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III. The World Economy Today


Chapter III identifies nine issues which challenge churches and Christians to resond to economic questions. These issues arise within a world context which influences them in three ways: (1) the increasing globalization of economic systems integrally connects the local and international aspects of problems, which must be addressed at the international level; (2) recent economic and political changes have created a new world situation with the problems and possibilities presented by systems in a state of collapse and/or reconfiguration; (3) the interconnected nature of all of these issues complicates the search for solutions to any of them.

This paper identifies and briefly describes several of the main issues in the global economy that deserve careful study and caring reflection with a view to fresh action on the part of all concerned, not least Christians.
Inevitably there is bias and selectivity in any summary of complex realities, but what follows reflects the insights of many different people from many different contexts. That many refinements could be brought to the generalizations in what follows does not detract from the fact that these are issues whose urgency we neglect, down-play or cover up at our peril.
These pages deal with interlocking and worldwide realities, which require worldwide processes of handling and solving. It may sound somewhat unreal to speak in these terms when the "normal" contexts of thought and action for most people are the smaller units of family, village, tribe, township or region, and where so much power of decision -and of the educational and ideological shaping of decisions -- resides in the nation-states whose common forum in the United Nations system is still far from growing into the forerunner of a world government. Yet one of the unmistakable features of our time is that the trend to greater "globalization" seems irreversible. Environmental threats pay no respect to national borders. Neither do diseases such as AIDS or problems such as drug addiction. Global problems must be seen for what they are, however difficult it is to know how to resolve them.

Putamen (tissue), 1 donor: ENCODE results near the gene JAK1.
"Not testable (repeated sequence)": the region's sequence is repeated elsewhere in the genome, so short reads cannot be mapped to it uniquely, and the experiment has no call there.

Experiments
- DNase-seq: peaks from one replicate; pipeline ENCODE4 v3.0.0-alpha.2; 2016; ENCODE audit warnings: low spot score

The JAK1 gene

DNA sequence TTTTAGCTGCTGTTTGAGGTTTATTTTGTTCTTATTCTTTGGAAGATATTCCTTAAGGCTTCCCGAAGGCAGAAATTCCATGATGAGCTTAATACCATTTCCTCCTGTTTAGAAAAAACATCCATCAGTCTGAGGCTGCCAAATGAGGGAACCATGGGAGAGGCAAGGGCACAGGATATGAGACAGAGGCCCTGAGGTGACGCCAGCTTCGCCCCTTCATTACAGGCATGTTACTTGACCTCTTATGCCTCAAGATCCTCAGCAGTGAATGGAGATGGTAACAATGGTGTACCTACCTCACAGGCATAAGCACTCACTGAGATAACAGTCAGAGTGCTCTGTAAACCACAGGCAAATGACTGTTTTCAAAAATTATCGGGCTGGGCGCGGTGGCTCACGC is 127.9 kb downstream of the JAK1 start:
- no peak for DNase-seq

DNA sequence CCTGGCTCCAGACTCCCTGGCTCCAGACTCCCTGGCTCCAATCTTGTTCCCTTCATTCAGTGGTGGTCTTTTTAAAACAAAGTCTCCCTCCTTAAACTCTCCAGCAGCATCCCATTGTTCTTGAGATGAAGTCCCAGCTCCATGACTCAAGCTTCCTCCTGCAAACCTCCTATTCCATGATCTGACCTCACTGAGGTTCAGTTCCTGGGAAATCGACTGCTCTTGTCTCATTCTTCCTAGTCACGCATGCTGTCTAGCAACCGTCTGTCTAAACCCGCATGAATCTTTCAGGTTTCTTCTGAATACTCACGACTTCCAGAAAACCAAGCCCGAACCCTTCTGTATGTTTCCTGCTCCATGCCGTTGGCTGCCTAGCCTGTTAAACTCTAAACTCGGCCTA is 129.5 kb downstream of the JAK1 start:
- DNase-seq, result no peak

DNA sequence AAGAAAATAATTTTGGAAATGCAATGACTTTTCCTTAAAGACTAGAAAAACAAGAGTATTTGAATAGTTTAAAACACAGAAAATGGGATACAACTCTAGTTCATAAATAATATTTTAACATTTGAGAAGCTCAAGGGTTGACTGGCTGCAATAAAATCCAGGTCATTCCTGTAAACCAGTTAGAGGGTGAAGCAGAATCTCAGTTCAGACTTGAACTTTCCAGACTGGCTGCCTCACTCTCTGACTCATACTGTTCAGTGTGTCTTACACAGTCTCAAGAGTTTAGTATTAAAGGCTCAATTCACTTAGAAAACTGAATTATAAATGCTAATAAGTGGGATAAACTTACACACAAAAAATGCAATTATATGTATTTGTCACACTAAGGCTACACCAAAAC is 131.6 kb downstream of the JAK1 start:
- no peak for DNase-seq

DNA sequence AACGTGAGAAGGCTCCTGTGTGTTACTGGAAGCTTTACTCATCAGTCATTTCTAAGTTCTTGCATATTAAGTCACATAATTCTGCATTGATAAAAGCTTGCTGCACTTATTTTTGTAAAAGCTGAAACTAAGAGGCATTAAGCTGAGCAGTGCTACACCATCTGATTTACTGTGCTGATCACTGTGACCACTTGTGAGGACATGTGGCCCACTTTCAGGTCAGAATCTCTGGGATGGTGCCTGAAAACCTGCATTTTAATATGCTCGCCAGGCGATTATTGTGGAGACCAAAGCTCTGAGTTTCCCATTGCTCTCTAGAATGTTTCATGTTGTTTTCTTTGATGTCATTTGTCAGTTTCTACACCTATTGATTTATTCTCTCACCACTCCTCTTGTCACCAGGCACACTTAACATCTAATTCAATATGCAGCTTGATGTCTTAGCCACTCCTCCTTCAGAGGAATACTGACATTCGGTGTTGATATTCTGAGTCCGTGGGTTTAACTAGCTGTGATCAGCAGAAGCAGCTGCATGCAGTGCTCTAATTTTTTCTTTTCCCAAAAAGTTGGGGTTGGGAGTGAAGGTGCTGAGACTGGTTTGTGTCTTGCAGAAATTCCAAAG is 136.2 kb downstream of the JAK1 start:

There seems in 1992 to be a widespread sense of living at a kairos in history, a peculiarly intense moment of opportunity for fresh imagining and fresh deciding, if the future is to live up to what we can dimly see as its promise rather than rush headlong into what seems its all too probable doom. This sense has something to do with the high symbolism of the year 1992, with its fifth hundred anniversary of Columbus' voyage and its tragic consequences, and its heralding of a breakthrough in the undisputed sovereignty of the separate nation-states in the Western European Economic Community and the questions what this might mean for countries in the South. Our sense of opportunity probably has also to do with the mixture of relief and apprehension around the world at the crumbling from within of the communist "super-power" of the USSR, and its "bloc" of satellite states, thus abolishing the rivalry between "East" and "West'. This rivalry has dominated and in many ways distortingly fixated the whole world since the end of the second world war. Humanity is offered -for how long? -- a window of opportunity not just for fresh policies in the field of common security but also for wide and peace-promoting thinking about common priorities and policies across the political and economic board.


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